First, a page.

Commander:

I never said it made sense, only that it was said.


I think you're responding to my comment rather than the Commander's ... in any event, I'm not quibbling with you. I'm just saying the notion that putting a bullseye on your chest to improve your safety presumes that the people shooting at you will actually hit that bullseye -- when there's no certainty that they are good enough shots to hit it, or that they would even try, or that they won't hit other parts of you while trying.

I really think it was a poor attempt on some writer's part to explain something that didn't need explaining, or to give a complicated rationale for something that had a much simpler reason -- it looks cool!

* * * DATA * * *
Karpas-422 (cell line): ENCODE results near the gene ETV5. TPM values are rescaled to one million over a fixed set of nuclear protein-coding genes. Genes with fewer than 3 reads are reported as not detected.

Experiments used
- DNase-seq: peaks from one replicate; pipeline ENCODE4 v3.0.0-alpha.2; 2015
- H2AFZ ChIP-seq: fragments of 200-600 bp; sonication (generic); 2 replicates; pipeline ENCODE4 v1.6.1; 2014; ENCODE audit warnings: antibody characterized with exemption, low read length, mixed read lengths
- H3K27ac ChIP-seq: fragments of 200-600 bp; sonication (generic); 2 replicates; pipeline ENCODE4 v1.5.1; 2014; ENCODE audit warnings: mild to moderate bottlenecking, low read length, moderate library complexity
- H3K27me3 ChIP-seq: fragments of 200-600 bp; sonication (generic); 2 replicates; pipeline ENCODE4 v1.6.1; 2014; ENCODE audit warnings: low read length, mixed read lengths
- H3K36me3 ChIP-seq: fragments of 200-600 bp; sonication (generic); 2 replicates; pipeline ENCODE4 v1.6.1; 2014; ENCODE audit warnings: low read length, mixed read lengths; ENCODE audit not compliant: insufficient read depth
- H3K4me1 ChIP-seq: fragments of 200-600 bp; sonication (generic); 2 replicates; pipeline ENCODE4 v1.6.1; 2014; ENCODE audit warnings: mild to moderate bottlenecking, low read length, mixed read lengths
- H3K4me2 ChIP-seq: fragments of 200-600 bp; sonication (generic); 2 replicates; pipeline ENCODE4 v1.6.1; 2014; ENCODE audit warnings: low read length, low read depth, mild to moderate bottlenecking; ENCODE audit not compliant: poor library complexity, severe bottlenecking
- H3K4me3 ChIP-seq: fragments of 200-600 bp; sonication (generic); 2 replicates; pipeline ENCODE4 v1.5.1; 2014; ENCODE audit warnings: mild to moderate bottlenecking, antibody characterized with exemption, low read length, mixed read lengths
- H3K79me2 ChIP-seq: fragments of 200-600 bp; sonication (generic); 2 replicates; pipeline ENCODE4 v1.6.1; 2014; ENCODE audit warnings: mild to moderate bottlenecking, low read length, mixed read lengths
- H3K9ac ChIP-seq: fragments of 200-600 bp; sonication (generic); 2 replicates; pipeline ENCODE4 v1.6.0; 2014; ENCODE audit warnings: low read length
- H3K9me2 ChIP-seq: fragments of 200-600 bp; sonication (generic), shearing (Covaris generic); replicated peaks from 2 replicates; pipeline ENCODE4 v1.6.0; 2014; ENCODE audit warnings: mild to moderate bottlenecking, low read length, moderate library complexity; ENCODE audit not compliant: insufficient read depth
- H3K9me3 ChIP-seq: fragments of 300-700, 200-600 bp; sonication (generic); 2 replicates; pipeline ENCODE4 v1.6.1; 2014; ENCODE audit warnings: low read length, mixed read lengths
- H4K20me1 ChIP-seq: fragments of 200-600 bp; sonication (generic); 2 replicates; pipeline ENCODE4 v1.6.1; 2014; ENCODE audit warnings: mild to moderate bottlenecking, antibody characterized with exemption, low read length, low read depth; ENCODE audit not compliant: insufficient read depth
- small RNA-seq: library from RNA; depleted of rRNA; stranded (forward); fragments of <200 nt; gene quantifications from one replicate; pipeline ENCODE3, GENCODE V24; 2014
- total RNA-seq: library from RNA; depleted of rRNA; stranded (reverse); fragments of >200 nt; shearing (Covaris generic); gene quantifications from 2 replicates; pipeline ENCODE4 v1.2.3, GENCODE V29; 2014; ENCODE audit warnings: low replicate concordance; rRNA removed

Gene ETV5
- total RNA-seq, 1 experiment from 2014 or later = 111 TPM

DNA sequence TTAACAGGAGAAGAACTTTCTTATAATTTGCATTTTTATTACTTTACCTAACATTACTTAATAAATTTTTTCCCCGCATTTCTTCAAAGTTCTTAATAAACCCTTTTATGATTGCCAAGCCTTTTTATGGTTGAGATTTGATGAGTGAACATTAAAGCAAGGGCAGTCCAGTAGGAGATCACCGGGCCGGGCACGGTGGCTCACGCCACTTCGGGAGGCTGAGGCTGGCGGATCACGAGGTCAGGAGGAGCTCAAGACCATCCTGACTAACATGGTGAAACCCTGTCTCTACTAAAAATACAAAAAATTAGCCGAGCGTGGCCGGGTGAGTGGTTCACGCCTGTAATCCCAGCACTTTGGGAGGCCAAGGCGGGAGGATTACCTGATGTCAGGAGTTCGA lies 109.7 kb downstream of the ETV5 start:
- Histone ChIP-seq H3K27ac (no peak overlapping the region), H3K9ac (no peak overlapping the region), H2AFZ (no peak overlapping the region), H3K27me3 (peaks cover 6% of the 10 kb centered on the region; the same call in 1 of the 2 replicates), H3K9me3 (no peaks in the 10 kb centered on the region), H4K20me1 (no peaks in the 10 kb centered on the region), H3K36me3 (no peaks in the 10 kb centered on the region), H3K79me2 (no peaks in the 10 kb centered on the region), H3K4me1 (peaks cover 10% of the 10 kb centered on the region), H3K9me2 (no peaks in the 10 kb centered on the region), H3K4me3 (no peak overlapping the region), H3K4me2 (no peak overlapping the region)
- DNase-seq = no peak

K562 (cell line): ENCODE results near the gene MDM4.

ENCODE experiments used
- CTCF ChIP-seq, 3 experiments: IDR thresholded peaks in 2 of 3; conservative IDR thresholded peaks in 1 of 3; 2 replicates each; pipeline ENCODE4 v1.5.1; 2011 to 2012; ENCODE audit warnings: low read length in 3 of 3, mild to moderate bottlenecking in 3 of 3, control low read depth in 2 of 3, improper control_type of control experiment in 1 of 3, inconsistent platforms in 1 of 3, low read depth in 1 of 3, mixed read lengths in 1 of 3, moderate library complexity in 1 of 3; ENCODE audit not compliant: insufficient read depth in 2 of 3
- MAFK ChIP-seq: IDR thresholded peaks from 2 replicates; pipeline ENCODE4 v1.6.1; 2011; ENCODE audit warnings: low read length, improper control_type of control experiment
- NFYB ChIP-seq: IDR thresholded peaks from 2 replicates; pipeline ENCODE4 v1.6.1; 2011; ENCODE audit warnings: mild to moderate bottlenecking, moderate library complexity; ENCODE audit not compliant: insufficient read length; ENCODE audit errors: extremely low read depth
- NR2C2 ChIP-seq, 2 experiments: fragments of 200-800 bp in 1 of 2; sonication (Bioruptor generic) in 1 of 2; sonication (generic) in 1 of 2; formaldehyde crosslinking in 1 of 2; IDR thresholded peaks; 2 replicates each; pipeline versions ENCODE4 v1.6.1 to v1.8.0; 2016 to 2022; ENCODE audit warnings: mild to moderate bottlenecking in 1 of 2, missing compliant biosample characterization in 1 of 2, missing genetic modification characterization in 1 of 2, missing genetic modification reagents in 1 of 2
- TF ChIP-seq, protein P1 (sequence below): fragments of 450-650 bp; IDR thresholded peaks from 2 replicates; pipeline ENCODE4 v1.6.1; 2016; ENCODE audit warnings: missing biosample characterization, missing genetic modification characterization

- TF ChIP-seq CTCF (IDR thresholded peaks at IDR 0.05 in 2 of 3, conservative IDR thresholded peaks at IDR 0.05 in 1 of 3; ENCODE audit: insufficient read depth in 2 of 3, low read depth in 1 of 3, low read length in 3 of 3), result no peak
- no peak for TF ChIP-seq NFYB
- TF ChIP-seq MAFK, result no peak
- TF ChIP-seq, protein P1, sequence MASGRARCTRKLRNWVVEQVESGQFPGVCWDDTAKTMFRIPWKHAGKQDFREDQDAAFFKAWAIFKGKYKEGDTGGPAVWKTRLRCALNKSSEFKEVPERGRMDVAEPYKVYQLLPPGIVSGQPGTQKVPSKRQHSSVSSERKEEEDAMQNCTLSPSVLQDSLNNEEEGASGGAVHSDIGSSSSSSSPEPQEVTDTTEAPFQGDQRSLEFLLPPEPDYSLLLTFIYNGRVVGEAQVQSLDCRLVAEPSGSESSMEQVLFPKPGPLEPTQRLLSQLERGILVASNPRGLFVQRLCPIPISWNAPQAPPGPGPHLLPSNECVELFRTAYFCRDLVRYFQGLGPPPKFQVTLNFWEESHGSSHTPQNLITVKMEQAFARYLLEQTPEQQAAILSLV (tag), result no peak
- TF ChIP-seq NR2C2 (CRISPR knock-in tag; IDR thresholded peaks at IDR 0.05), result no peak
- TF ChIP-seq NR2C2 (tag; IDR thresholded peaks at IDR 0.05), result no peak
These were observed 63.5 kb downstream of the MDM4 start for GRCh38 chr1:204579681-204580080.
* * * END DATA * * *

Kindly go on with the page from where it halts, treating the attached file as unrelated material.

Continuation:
I really think it was a poor attempt on some writer's part to explain something that didn't need explaining, or to give a complicated rationale for something that had a much simpler reason -- it looks cool!

There was another reason for it too, beyond a 'neat idea', or a need to explain a sartorial switch.

 

Frank Miller (for it was he) used it in a cliffhanger in Dark Knight Returns.  On one page we see Bruce getting one in the chest from a sniper's rifle, and then once the shock sinks in, we see him falling with the armor plating now exposed.  (I can't remember if it happened in adjoining issues, or adjoining chapters within an issue or what, but still.)  So it was part of the mechanics of his story.